How to Work Step 2 of the Twelve Steps

Embarking on the journey of recovery through the 12 Steps, individuals often find themselves at a pivotal point when they reach Step 2. This step, central to the transformative process, is not just about acknowledging a need for help but about embracing the concept of a higher power that can guide one toward healing and sanity.

Understanding the Essence of Step 2 of the Twelve Steps

Step 2 of the 12-Step Program, as defined by Alcoholics Anonymous, is “Came to believe that a Power greater than ourselves could restore us to sanity.” This step follows the initial acknowledgment of powerlessness over addiction and sets the stage for a deeper spiritual awakening. The essence of this step is to find strength and hope in something greater than oneself, which can be a guiding force in the journey to sobriety​​​​.

The Role of Open-Mindedness and Personal Interpretation

A crucial aspect of working through Step 2 is maintaining an open mind. This step is highly personal, and its interpretation varies greatly among individuals. For some, this higher power might be a religious deity, while for others, it can be the strength found in a recovery group, nature, or a personal set of values. The key is to choose a higher power that resonates on a personal level and provides a source of inspiration and hope​​​​.

The Process of Coming to Believe

The journey through Step 2 is often described as a progression. Initially, individuals may struggle with the concept, especially if they have preconceived notions about spirituality or religion. The process of “coming to believe” involves gradually opening up to the possibility of a power greater than oneself, which can offer guidance and support. This process is unique to each individual and may involve reading literature, participating in meetings, and engaging in self-reflection and meditation​​​​.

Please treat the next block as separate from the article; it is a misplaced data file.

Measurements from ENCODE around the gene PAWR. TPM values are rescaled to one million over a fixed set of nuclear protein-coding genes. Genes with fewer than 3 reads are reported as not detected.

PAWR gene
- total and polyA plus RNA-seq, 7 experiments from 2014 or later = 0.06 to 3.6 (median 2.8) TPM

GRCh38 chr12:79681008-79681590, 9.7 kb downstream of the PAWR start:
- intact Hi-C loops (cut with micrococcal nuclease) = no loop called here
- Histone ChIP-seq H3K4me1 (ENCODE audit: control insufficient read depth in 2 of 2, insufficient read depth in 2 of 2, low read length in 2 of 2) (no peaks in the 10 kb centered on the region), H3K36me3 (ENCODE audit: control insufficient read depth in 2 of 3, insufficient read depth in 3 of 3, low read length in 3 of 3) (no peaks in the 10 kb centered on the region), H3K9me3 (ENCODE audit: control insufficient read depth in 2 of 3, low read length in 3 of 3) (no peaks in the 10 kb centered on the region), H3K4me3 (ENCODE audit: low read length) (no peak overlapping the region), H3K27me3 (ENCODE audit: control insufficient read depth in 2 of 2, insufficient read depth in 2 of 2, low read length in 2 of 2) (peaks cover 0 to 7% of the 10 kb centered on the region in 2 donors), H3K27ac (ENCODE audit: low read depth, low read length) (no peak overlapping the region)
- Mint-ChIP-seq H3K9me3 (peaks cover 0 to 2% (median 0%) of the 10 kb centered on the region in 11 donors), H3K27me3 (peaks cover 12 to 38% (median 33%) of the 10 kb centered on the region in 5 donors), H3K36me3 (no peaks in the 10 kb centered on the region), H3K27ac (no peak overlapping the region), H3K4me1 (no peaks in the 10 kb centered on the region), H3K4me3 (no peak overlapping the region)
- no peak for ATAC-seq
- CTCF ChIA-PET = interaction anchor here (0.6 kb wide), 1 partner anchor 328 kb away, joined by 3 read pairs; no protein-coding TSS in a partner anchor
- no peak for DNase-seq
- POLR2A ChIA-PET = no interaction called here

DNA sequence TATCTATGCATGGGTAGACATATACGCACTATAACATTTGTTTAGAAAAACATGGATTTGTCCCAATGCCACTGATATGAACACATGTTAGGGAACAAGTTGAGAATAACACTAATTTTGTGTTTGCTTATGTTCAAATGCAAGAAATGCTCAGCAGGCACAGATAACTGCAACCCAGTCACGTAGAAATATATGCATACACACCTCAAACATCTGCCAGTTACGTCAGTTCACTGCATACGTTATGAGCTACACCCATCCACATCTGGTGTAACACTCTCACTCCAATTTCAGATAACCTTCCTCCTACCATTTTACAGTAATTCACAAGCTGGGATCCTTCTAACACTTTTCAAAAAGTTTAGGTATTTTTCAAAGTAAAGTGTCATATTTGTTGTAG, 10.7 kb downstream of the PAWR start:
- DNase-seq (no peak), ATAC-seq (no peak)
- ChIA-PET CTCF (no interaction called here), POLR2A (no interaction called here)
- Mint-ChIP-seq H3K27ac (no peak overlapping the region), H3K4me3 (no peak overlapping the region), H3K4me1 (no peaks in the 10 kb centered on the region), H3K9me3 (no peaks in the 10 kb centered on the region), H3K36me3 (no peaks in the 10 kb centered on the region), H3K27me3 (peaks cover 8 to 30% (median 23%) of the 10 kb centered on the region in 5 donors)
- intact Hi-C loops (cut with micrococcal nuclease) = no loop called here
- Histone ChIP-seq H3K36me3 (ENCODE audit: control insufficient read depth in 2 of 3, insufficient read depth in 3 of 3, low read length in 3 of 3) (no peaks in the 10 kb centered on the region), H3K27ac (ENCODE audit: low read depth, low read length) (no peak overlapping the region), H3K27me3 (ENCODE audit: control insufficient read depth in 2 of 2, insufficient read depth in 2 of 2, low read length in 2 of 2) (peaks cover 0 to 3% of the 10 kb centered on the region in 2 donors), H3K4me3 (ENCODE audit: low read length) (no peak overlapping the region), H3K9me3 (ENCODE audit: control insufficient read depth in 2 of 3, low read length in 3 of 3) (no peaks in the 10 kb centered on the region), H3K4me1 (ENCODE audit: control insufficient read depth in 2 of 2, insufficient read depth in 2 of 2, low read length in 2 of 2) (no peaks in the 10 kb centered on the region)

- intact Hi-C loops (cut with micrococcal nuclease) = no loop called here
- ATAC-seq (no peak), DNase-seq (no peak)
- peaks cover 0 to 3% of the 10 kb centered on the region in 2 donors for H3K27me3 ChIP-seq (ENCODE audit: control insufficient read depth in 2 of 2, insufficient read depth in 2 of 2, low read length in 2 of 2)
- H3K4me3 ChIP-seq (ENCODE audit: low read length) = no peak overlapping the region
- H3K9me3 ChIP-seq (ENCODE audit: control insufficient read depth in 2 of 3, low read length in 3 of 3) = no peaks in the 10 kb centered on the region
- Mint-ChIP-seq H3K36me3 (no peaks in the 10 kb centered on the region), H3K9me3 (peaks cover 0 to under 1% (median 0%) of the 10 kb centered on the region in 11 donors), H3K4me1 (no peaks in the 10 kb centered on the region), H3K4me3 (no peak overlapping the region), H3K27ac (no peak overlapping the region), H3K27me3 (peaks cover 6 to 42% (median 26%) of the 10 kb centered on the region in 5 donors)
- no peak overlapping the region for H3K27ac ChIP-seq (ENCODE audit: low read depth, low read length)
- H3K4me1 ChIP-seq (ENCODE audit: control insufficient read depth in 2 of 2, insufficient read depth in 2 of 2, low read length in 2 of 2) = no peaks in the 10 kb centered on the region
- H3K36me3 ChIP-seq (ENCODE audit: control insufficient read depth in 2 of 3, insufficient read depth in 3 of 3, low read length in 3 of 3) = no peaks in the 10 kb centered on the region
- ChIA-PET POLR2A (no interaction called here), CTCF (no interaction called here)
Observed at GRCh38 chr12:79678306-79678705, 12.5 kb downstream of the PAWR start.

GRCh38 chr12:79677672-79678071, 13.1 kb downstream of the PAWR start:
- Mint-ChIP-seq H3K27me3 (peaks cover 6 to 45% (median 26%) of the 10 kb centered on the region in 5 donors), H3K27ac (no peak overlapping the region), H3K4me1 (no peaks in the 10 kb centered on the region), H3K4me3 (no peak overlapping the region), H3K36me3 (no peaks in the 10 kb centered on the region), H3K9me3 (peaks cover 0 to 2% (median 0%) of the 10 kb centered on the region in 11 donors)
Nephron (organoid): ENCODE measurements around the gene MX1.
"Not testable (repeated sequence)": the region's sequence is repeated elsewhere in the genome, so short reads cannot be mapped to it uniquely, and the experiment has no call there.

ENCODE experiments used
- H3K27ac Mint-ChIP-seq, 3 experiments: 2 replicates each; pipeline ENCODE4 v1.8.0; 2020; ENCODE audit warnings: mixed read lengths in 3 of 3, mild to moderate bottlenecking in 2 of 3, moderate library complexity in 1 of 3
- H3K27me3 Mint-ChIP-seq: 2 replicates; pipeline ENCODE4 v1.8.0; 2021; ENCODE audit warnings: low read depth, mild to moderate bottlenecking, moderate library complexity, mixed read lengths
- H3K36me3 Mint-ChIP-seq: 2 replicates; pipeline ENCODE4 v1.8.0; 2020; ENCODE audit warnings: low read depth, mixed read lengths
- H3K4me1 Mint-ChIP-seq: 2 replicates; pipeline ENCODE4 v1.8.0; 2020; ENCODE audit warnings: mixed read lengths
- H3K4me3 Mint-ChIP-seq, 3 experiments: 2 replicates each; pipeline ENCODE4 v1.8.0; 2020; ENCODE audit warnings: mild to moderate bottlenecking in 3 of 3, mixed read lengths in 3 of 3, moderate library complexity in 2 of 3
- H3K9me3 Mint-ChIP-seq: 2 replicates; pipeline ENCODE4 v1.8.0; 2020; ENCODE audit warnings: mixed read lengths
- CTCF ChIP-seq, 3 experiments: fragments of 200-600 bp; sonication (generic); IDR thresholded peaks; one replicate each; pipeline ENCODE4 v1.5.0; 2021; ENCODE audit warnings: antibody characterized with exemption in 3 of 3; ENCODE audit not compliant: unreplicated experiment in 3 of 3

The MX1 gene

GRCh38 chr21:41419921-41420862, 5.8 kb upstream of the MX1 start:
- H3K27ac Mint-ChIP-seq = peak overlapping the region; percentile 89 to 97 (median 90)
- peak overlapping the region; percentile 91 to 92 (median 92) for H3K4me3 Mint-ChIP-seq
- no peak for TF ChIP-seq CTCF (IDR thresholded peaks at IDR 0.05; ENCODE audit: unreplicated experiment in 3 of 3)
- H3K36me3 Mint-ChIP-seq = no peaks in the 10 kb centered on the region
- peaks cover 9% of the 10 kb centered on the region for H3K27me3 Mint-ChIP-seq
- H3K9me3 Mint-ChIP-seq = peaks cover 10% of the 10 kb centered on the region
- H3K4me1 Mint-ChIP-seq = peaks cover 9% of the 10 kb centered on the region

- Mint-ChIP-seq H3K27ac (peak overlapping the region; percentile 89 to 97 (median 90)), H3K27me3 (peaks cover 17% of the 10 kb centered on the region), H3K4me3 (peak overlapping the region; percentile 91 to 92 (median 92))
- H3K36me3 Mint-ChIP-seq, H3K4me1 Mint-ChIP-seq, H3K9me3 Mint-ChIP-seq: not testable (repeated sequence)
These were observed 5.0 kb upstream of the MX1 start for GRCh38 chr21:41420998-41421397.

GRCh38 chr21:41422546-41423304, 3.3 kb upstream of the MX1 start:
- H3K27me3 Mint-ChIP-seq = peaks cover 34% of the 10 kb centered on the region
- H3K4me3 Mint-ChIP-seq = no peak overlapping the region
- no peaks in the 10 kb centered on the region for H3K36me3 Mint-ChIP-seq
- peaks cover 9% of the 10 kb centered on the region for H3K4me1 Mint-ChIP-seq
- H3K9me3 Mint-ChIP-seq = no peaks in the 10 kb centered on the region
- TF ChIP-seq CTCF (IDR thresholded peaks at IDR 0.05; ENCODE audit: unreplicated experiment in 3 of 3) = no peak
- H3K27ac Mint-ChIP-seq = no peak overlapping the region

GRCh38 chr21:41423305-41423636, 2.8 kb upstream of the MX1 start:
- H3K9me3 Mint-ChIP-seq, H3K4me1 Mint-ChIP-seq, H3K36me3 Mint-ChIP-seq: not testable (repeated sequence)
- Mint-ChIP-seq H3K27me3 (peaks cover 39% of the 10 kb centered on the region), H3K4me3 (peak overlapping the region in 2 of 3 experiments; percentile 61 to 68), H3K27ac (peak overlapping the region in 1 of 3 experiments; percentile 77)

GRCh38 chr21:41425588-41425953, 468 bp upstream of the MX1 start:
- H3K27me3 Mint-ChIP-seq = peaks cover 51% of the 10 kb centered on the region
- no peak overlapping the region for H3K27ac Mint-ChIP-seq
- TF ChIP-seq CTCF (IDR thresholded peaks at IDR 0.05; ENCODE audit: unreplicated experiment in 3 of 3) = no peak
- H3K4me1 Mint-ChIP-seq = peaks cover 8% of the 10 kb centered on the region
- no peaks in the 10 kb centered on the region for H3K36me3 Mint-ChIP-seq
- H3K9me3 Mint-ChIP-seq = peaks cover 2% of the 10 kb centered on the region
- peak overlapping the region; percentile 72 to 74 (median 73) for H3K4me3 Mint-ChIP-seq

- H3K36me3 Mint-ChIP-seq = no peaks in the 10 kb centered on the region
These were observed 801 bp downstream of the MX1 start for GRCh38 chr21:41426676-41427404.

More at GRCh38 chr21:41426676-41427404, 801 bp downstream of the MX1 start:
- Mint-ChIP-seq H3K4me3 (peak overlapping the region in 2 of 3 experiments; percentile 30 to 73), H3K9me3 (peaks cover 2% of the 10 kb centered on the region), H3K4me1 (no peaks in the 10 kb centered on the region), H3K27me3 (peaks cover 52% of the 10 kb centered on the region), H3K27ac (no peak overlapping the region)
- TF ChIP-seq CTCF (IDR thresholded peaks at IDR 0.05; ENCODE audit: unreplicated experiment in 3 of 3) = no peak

Practicing Step 2 in Daily Life

Practicing Step 2 in daily life involves several key actions:

  1. Openness to Guidance: Regularly seeking guidance through meditation, prayer, or reflection, regardless of one’s religious or spiritual beliefs.
  2. Building a Support Network: Actively participating in support groups or with a sponsor to gain insights and share experiences.
  3. Self-Reflection: Regularly examining personal beliefs and attitudes towards the concept of a higher power, and being willing to adjust these beliefs as one’s understanding evolves.
  4. Accepting Help: Recognizing and accepting that one is not alone in their struggles, and that help and support are available.


Step 2 is a journey of developing faith and hope in a power greater than oneself. It’s about finding something to believe in that provides strength and guidance. Whether it’s a traditional notion of God, the collective strength of a support group, or a personal set of values, what matters most is the belief in a power that can aid in restoring sanity and leading a sober life.

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